Set up certificates for credential usage

For most non-trivial configurations, it's likely that credentials will be required for access to installation packages or AD for example.

Passing credentials with DSC requires a special encryption certificate to be created, with the private key installed on the remote client and the public key accessible on the workstation where the configurations are created.

Executing a configuration will encrypt the credential with the public key so that the remote machine can decrypt and use it with it's private key. 

It's worth remembering that anyone with access to the private key can decrypt the credential from the stored mof file. Mof files and private keys should be secured appropriately. Anyone with admin level access on the client will have access to the private key in the certificate store and therefore be able to decrypt the password. Any credentials used should have the minimum amount of rights to get the job done.

Credential management appears to be broken between versions 4 and 5 of the WMF. I would therefore advise installing the production release of WMF 5 on Server 2012 R2 and Windows 8.1 to ensure credentials can be encrypted and recovered properly.

To create the certificate, you can use Windows PKI and create a special template. I have detailed this process in another blog post here. 

An interesting alternative, that I haven't tried myself may be to use the xDSCUtils module to bootstrap with self-signed certs. 



Push a configuration with credentials

Prerequisites for the client

✔ Generate the certificate and add it to the local computer personal store on the client ( cert:\LocalComputer\My )

From your push workstation

✔ Run the following PowerShell script to export the certificate public key to the local machine. This will store the key in a local .cer b64 encoded file. The script will also generate 'configdata' for the push command.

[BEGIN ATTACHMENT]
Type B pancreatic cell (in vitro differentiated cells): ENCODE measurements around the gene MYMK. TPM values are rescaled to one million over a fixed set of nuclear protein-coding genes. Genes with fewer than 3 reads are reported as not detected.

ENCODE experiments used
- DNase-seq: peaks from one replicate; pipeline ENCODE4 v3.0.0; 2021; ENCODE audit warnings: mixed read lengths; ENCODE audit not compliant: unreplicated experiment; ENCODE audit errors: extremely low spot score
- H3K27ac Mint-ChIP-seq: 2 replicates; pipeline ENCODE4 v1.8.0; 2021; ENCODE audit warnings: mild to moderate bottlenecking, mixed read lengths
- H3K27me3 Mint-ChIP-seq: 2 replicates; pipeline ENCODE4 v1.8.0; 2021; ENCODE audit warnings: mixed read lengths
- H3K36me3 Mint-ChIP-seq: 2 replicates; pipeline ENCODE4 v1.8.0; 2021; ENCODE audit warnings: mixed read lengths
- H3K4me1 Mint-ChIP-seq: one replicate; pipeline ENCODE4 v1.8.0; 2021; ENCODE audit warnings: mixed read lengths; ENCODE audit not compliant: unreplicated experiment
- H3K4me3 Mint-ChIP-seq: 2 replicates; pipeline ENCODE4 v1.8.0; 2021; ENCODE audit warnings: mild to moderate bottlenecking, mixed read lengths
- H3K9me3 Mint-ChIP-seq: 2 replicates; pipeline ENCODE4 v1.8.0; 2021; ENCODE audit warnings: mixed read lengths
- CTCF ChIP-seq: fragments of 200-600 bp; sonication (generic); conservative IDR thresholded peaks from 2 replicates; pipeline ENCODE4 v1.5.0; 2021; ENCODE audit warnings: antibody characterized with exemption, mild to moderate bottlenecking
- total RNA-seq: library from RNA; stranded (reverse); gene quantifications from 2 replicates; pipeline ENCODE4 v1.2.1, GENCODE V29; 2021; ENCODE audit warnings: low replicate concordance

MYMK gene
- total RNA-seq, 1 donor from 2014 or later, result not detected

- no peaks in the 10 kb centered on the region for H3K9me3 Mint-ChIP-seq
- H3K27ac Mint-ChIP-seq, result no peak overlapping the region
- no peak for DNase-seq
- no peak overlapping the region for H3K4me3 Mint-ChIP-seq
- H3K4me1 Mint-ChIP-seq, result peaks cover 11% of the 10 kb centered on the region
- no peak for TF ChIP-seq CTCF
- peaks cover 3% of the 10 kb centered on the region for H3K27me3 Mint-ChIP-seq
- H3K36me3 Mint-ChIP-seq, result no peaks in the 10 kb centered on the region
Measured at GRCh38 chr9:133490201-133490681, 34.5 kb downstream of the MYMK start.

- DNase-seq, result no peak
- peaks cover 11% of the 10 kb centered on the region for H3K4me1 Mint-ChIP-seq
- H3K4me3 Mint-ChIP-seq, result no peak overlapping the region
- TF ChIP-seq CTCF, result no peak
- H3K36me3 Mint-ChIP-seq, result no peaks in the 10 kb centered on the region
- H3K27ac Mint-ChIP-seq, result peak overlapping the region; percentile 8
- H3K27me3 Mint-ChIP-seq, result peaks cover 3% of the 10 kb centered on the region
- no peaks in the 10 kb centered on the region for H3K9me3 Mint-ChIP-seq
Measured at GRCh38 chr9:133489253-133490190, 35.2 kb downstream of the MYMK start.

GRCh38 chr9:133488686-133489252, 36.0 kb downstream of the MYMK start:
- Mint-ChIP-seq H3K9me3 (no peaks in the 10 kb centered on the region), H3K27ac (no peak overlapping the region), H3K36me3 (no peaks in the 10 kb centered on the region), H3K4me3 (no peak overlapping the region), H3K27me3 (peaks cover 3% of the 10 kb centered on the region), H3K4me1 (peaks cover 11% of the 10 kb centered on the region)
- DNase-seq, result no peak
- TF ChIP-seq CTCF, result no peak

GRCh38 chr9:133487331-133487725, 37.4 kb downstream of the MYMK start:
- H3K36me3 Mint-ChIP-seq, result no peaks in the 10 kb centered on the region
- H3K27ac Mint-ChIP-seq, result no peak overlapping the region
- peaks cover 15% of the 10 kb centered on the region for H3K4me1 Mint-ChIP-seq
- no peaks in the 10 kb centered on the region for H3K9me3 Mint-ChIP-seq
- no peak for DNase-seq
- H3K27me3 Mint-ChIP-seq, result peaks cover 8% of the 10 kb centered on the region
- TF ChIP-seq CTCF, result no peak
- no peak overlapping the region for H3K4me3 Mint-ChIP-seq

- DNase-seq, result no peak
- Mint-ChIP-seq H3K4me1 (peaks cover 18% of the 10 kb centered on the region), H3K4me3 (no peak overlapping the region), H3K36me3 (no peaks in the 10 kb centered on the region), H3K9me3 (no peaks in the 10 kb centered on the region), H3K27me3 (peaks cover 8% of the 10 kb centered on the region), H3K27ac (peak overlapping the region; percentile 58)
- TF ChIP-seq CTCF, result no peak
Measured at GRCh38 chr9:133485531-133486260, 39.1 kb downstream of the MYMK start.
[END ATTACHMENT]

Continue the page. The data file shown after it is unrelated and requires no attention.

New-DscClient.PS1 -ComputerName 'dscclient.example.com'


✔ Generate the configuration .mof file with the following script



✔ Configure the LCM on the remote machine to use the correct certificate. The LCM configuration information was generated in the mof file using the LocalConfigurationManager section in the DSC-InstallApp.PS1 above. The command below will push the LCM configuration to the remote machine:

  Set-DscLocalConfigurationManager -Path C:\DSC\CredentialPush -verbose

✔ Execute the configuration on the remote machine.

  Start-DscConfiguration -Path C:\DSC\CredentialPush -verbose -Force -Wait

✔ It's worth opening the .mof file in a text editor so that you can see the encrypted credential in the file.



Continued in part 2 - Pull Server Setup

How to Create a Certificate Template for Powershell DSC Credential Encryption

PowerShell DSC credential signing requires a specific certificate type. To create this in a Windows PKI environment, I did the following:

Log into your PKI Certificate Authority server and open the Certification Authority mmc console.

Right click on the Certificate Templates folder and click manage.

Right click on the Computer template and click Duplicate.

The settings I changed are as follows:

Compatibility Tab 
  Certification Authority: Windows Server 2012
  Certificate Recipient: Windows 7 / Server 2008 R2
General Tab
  Template Display Name: DSC Signing Certificate
Request Handling Tab
  Purpose: Encryption
Cryptography Tab
  Minimum key size: 2048 bits
Subject Name Tab
  Subject name format: DNS name
Ensure Microsoft RSA SChannel Cryptographc Provider is the only selected provider
Extensions Tab:
  Application Policies: Remove all entries and add a new policy.
    Name the policy Document Encryption
    Enter the Object identifier: 1.3.1.4.1.311.80.1
  Key Usage: Click Edit and tick Allow encryption of user data

A useful thing to do at this point is to create an AD security group and add any DSC configured computers to it. Then in the security tab of the template, give the read, enroll and autoenroll permissions. This will automatically create a certificate for each machine in the group. There may be some additional configuration required for this to work which is detailed here.

Below are some screenshots of the certificate template creation









Azure AD Connect Sync fails with Event ID 6311

Azure AD Connect Sync fails to synchronise with Event ID 6311 Issue ADSync Event ID 6311 in the Application event log The server encounte...